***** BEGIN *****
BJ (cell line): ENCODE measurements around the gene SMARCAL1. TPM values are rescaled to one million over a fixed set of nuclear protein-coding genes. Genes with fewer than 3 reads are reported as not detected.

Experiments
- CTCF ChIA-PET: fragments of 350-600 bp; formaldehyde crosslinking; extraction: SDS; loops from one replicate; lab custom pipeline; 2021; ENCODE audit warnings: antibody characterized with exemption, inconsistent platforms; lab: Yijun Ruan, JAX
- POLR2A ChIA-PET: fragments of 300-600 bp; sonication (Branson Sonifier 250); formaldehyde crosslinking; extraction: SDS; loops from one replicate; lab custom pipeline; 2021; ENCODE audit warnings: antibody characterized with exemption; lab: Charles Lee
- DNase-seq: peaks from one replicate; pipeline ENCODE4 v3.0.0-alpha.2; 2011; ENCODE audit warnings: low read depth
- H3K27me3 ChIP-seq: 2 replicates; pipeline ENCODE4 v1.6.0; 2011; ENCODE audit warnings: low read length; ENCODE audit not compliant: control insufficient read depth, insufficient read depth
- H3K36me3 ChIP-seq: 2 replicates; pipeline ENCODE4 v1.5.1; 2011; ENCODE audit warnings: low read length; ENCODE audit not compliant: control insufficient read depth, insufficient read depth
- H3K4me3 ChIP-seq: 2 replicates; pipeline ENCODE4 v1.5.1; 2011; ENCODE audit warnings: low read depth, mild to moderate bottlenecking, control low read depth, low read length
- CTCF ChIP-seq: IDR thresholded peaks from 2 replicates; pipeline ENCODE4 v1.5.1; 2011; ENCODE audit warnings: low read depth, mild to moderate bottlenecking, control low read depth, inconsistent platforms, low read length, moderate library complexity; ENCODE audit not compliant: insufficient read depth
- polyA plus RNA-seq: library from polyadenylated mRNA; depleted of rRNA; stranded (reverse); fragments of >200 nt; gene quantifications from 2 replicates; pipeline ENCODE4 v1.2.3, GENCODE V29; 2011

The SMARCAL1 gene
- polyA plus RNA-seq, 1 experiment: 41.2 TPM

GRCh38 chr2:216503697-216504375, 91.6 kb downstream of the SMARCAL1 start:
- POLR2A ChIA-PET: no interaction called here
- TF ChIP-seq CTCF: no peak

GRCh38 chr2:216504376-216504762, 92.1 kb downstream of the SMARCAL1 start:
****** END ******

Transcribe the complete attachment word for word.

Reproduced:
BJ (cell line): ENCODE measurements around the gene SMARCAL1. TPM values are rescaled to one million over a fixed set of nuclear protein-coding genes. Genes with fewer than 3 reads are reported as not detected.

Experiments
- CTCF ChIA-PET: fragments of 350-600 bp; formaldehyde crosslinking; extraction: SDS; loops from one replicate; lab custom pipeline; 2021; ENCODE audit warnings: antibody characterized with exemption, inconsistent platforms; lab: Yijun Ruan, JAX
- POLR2A ChIA-PET: fragments of 300-600 bp; sonication (Branson Sonifier 250); formaldehyde crosslinking; extraction: SDS; loops from one replicate; lab custom pipeline; 2021; ENCODE audit warnings: antibody characterized with exemption; lab: Charles Lee
- DNase-seq: peaks from one replicate; pipeline ENCODE4 v3.0.0-alpha.2; 2011; ENCODE audit warnings: low read depth
- H3K27me3 ChIP-seq: 2 replicates; pipeline ENCODE4 v1.6.0; 2011; ENCODE audit warnings: low read length; ENCODE audit not compliant: control insufficient read depth, insufficient read depth
- H3K36me3 ChIP-seq: 2 replicates; pipeline ENCODE4 v1.5.1; 2011; ENCODE audit warnings: low read length; ENCODE audit not compliant: control insufficient read depth, insufficient read depth
- H3K4me3 ChIP-seq: 2 replicates; pipeline ENCODE4 v1.5.1; 2011; ENCODE audit warnings: low read depth, mild to moderate bottlenecking, control low read depth, low read length
- CTCF ChIP-seq: IDR thresholded peaks from 2 replicates; pipeline ENCODE4 v1.5.1; 2011; ENCODE audit warnings: low read depth, mild to moderate bottlenecking, control low read depth, inconsistent platforms, low read length, moderate library complexity; ENCODE audit not compliant: insufficient read depth
- polyA plus RNA-seq: library from polyadenylated mRNA; depleted of rRNA; stranded (reverse); fragments of >200 nt; gene quantifications from 2 replicates; pipeline ENCODE4 v1.2.3, GENCODE V29; 2011

The SMARCAL1 gene
- polyA plus RNA-seq, 1 experiment: 41.2 TPM

GRCh38 chr2:216503697-216504375, 91.6 kb downstream of the SMARCAL1 start:
- POLR2A ChIA-PET: no interaction called here
- TF ChIP-seq CTCF: no peak

GRCh38 chr2:216504376-216504762, 92.1 kb downstream of the SMARCAL1 start: